Meet Nicole Valencia Tello CC’18, a computer science major from Queens, NY. While at Columbia College, Valencia Tello co-founded the University’s first-ever chapter of Girls Who Code, an organization dedicated to closing the gender gap in technology. She was also involved in Intervarsity Christian Fellowship; Columbia Japan Society, an undergraduate organization that uses food-related events, arts and media showcasing, and educational lectures to foster an appreciation for Japan’s blend of tradition and modernity; and Columbia PorColombia, which promotes Colombia through academic, culture, philanthropy and social initiatives.
What are your favorite memories from your time at Columbia College?
The key thing I will take away from my time at the College is that, while our institution is truly remarkable and our campus full of history and wonder, it’s not the buildings or the classes that give it it’s worth, but the people who you meet.
My favorite memory — a small snapshot of a bigger anecdote — demonstrates that. One of the many times I had late nights working on a programming assignment, I went to a friend’s floor lounge. We were different majors and were taking different classes but [home]work buddies are the best buddies. We talked about classical music and astrophysics...the former I deeply enjoy, the latter I had no idea about, but it was my friend’s major. I learned a lot from that conversation and that’s what I enjoyed the most about my Columbia College experience — being able to have so many varied and intellectual individuals across disciplines. Hearing what makes them passionate about their respective fields, classes or even extracurriculars that are entirely different from my own, not only heightened my awareness of the plethora of options that comprise the human experience, but also inspired and enlightened me.
I have grown the most because of the people I’ve been able to meet and my intellectual curiosity thrives because I am in a place where everyone is just as, if not more, curious than me. Conversations have fueled my love for my Columbia experience these four years and all the remarkable people I have been able to meet.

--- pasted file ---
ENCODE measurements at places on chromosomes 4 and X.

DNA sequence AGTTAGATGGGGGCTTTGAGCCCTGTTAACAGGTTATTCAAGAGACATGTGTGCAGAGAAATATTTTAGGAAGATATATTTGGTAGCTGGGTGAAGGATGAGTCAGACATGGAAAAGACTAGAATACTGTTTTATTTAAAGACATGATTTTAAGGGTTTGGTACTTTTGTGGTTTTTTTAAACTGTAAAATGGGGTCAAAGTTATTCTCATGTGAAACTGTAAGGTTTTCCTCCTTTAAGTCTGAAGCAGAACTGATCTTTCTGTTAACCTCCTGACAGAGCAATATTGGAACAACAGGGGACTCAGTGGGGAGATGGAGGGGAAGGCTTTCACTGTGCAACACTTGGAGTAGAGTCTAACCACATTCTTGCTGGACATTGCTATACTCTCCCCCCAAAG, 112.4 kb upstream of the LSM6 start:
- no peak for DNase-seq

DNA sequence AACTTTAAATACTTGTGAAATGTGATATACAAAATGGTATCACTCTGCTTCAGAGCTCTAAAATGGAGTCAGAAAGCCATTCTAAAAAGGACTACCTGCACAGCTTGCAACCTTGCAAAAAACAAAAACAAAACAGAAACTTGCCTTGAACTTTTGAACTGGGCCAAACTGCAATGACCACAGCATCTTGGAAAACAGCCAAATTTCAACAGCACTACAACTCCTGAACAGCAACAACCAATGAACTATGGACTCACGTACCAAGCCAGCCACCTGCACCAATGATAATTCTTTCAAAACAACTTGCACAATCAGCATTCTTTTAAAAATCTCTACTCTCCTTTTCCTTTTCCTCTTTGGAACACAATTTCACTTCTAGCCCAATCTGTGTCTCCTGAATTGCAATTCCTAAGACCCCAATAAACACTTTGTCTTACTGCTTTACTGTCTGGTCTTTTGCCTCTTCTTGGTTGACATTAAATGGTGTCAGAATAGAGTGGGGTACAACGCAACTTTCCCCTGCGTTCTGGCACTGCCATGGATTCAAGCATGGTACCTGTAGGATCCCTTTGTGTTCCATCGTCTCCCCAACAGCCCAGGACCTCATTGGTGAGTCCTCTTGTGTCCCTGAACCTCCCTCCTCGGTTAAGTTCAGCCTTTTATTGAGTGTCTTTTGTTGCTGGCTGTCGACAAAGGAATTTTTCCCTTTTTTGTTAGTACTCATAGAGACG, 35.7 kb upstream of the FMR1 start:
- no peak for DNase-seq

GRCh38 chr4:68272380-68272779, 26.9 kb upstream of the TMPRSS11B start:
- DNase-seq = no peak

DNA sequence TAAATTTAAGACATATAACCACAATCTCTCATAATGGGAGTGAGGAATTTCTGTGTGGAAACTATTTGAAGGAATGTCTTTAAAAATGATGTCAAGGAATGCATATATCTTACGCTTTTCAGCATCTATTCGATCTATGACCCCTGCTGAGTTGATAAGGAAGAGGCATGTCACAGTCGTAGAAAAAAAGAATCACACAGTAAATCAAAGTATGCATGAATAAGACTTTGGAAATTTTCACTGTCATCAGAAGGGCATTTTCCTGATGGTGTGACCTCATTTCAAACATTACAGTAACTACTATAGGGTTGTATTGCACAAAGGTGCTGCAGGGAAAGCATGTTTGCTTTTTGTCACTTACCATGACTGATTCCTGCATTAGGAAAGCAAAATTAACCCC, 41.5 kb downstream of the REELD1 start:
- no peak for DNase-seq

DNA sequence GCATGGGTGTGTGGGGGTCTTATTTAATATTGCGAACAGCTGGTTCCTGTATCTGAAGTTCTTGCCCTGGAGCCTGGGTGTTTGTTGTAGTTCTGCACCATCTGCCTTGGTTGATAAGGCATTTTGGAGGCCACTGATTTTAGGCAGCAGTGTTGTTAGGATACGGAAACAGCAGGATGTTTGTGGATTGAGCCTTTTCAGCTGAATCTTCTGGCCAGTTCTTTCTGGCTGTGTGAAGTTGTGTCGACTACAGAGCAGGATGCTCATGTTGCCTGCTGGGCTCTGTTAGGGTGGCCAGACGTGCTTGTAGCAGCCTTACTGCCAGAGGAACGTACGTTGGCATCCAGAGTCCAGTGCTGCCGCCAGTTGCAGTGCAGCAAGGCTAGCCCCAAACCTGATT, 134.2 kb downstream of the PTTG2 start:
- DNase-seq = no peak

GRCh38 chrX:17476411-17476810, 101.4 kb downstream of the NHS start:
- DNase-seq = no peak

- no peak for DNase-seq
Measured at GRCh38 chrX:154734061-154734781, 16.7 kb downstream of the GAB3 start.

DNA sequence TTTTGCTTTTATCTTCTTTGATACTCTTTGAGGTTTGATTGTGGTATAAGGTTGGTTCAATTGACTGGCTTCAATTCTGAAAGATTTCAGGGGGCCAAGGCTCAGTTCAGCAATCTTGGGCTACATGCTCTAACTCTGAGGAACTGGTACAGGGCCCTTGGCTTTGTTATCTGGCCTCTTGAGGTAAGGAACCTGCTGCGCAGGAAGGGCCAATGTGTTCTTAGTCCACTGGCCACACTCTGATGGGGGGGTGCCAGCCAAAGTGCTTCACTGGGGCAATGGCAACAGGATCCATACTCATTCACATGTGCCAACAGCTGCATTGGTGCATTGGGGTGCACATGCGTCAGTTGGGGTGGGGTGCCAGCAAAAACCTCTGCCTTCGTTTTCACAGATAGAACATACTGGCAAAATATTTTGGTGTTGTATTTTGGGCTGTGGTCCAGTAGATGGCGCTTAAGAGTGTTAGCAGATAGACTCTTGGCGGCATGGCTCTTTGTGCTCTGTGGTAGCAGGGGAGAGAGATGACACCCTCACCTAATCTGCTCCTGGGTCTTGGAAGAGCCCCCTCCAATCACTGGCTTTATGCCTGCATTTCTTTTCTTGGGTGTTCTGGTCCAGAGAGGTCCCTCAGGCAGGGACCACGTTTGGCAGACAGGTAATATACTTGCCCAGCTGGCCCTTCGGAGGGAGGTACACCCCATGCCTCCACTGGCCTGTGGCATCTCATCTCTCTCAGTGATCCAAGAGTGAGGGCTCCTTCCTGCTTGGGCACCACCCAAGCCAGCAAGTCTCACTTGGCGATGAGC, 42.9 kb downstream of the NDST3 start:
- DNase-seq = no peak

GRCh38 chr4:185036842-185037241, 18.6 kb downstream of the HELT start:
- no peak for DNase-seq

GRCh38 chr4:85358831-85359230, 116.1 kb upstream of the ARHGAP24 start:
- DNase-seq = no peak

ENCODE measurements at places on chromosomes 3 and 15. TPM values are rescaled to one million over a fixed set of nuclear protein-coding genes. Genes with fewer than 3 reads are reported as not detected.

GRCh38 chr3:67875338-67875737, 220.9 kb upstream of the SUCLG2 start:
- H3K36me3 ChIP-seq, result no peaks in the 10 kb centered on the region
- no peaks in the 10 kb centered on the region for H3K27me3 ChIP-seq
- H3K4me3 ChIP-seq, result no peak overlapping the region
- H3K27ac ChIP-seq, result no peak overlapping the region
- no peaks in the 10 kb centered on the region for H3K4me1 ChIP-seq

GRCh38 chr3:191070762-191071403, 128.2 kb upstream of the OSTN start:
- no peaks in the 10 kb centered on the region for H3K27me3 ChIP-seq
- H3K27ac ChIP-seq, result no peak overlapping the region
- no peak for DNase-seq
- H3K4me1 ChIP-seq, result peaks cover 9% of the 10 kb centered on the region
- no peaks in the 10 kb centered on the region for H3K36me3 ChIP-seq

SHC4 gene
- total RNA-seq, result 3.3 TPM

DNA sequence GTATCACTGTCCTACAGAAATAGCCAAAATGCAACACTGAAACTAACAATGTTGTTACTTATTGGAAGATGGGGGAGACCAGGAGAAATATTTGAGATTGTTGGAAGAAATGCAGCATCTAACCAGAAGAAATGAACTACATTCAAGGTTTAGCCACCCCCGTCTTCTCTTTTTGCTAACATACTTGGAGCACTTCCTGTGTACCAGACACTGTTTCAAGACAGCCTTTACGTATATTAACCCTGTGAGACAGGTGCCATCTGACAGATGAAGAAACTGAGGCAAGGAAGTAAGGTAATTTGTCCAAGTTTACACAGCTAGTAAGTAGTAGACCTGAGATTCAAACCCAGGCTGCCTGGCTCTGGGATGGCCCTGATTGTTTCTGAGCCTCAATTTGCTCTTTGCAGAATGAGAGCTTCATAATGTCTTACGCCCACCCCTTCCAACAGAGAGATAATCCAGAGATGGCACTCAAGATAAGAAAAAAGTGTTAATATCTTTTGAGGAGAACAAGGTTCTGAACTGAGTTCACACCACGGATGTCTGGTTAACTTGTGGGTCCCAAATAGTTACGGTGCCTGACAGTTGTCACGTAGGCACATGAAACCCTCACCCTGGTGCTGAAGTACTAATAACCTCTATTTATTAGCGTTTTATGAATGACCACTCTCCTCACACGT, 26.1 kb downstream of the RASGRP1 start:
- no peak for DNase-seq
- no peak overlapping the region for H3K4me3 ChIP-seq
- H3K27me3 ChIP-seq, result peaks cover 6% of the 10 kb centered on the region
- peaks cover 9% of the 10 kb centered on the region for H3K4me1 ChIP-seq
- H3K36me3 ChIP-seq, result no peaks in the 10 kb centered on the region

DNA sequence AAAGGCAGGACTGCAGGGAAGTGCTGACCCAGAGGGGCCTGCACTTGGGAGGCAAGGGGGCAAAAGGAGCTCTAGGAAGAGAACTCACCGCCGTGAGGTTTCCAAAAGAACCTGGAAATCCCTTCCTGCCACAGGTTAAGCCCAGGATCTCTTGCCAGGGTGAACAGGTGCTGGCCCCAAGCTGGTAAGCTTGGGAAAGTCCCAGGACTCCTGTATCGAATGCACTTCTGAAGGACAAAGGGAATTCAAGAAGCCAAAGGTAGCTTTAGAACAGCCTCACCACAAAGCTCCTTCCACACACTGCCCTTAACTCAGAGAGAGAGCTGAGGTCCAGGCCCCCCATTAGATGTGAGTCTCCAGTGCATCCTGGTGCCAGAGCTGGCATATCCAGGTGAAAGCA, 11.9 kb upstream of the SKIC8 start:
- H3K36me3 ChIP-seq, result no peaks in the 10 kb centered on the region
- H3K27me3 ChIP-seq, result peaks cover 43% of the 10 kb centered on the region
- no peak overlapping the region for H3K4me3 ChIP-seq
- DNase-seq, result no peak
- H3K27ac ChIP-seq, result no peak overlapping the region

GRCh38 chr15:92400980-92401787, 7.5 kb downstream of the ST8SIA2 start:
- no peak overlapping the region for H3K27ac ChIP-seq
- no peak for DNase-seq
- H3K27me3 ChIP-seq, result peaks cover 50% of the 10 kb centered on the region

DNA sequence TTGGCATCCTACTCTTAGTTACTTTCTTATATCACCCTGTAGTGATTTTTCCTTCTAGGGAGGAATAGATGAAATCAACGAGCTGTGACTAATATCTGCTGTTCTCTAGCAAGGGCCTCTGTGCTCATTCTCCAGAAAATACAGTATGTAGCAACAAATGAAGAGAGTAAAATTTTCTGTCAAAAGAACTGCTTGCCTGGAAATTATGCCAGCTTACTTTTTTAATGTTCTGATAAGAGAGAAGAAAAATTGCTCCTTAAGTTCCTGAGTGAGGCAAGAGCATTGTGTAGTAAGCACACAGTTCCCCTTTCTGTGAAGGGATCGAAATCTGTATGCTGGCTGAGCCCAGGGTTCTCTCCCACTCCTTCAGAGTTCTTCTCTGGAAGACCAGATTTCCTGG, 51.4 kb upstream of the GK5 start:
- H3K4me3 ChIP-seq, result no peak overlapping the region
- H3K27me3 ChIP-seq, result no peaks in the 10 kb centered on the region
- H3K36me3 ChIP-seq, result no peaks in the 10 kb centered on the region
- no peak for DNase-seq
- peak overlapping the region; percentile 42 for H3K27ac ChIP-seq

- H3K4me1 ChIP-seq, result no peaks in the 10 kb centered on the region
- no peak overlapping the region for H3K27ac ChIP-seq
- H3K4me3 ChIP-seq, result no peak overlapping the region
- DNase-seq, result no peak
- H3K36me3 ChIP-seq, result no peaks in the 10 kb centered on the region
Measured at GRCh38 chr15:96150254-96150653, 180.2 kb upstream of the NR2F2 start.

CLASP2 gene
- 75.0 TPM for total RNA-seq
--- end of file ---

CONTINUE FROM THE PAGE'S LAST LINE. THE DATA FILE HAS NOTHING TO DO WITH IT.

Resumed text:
What surprised you most about your Columbia College experience?
What surprised me most was how much I would struggle over the course of my college career. Like many of my peers, I was top of my graduating class in high school and was used to getting high grades. However, I don’t believe I was fully prepared for the continued rigor and frustration I would face in my major. I went to a small public high school and am also a first-generation college student. And while I am eternally grateful for the resources and support I found in navigating the uncharted waters of college that I received through the Academic Success Program and also First-Generation Low-Income Partnership (founded my first year); it felt like I was playing a game I didn’t even know existed and I had to quickly adapt in order to not lose.
Nevertheless, I wouldn’t change any of my choices — neither the college I chose, nor my major. Precisely because of that struggle, my university experience has been a humbling experience. My “Girls Who Code” instructor in high school, who taught me to code during the “Girls Who Code” Summer Immersion Program, told me that if you are the smartest person in a room, you are in the wrong room. I clearly chose the right room to be in by choosing Columbia College. I have been challenged and have continually sought to better myself, both as an individual and in knowledge, in order to persist in my chosen major, which does not come easily to me.